- Trend and Breadth Confirmation Indicator (Short-Term): Positive
- Price Thrust Indicator: Positive
- Volume Thrust Indicator: Neutral
- Breadth Thrust Indicator: Neutral
- Bull/Bear Volume Relationship: Positive
- Technical Health of 100+ Industry Groups: Moderately Positive
The Early Warning Indicators
Markets travel in cycles. Thus we must constantly be on the lookout for changes in the direction of the trend. Looking at market sentiment and the overbought/sold conditions can provide "early warning signs" that a trend change may be near.
- S&P 500 Overbought/Oversold Conditions:
- Short-Term: Overbought
- Intermediate-Term: Neutral
- Market Sentiment: Our primary sentiment model is Neutral .
The State of the Market Environment
One of the keys to long-term success in the stock market is stay in tune with the market's "big picture" environment in terms of risk versus reward.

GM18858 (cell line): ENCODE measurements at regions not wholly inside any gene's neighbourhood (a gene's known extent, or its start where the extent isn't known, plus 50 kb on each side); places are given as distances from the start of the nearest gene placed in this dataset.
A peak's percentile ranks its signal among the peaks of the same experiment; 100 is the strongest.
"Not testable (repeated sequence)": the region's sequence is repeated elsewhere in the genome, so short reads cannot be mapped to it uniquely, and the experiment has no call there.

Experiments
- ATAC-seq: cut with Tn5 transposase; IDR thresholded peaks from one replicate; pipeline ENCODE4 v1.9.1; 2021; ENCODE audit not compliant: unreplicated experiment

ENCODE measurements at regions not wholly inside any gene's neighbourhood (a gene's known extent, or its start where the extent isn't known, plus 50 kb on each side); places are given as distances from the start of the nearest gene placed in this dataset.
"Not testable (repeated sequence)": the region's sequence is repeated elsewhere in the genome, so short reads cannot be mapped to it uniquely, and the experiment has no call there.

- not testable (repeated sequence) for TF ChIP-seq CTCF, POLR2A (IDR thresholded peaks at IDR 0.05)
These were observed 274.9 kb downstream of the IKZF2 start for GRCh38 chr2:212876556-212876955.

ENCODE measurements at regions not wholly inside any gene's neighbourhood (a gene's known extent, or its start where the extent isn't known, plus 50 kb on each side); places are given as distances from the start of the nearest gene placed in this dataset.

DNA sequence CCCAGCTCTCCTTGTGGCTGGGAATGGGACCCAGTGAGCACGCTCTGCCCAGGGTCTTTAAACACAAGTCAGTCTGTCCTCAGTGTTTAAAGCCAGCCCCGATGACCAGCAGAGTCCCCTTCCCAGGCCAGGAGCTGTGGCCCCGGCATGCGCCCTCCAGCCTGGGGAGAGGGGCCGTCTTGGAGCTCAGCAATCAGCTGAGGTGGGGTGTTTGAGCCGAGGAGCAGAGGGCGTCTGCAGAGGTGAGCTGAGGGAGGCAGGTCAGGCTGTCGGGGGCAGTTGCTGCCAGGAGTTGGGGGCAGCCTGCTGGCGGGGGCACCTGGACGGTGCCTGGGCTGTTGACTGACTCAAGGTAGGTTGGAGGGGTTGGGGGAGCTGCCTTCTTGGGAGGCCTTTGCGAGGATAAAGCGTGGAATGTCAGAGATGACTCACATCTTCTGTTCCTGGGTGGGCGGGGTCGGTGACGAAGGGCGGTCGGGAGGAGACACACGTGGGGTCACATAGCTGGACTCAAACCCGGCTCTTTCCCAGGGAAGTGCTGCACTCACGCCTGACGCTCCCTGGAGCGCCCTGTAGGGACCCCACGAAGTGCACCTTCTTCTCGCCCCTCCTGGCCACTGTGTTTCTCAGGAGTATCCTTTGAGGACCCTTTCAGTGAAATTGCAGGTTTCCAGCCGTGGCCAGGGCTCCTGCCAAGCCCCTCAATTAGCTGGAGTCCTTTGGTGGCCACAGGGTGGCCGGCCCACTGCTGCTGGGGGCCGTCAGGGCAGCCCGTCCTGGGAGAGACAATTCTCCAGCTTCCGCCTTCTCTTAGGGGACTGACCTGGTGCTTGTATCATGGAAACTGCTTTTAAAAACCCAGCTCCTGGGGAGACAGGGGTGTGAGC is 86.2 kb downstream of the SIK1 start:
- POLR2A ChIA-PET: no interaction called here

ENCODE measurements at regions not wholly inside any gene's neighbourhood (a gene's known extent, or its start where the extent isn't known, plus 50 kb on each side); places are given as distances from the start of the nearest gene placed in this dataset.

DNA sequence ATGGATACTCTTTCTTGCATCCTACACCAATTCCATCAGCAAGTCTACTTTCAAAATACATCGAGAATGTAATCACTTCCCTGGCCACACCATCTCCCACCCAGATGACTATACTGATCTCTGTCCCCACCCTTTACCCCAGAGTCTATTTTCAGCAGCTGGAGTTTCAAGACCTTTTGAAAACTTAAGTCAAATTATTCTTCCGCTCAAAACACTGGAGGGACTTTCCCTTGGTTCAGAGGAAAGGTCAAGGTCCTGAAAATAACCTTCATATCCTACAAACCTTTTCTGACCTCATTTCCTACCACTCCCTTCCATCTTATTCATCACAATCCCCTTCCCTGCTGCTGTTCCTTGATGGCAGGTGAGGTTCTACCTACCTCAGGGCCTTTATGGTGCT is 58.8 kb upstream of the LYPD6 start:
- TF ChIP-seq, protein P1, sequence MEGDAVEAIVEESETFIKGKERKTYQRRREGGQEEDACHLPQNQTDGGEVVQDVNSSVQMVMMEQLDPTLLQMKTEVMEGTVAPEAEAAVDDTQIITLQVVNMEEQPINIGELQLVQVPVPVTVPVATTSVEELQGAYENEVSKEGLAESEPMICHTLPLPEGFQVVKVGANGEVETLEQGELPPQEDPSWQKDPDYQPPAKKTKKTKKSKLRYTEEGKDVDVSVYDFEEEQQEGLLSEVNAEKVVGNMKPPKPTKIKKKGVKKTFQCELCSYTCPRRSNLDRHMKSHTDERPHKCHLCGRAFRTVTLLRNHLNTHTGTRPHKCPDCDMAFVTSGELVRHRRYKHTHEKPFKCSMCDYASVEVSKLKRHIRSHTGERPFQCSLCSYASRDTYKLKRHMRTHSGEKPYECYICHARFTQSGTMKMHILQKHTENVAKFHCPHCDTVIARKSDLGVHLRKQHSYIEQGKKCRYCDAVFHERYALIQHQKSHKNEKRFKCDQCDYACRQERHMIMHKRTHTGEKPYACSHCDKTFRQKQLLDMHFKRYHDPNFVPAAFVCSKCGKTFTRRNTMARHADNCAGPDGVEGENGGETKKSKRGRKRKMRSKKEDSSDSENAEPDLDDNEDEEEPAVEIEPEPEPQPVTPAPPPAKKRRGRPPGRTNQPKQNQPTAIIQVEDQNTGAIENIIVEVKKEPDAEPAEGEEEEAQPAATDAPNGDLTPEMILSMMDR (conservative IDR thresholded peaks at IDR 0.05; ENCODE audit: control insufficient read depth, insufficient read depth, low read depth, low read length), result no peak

- Weekly Market Environment Model Reading: Positive
Wishing you green screens and all the best for a great day,
David D. Moenning
Founder and Chief Investment Strategist
Heritage Capital Research
Trend and Breadth Confirmation Indicator (Short-Term) Explained: History shows the most reliable market moves tend to occur when the breadth indices are in gear with the major market averages. When the breadth measures diverge, investors should take note that a trend reversal may be at hand. This indicator incorporates an All-Cap Dollar Weighted Equity Series and A/D Line. From 1998, when the A/D line is above its 5-day smoothing and the All-Cap Equal Weighted Equity Series is above its 25-day smoothing, the equity index has gained at a rate of +32.5% per year. When one of the indicators is above its smoothing, the equity index has gained at a rate of +13.3% per year. And when both are below, the equity index has lost +23.6% per year.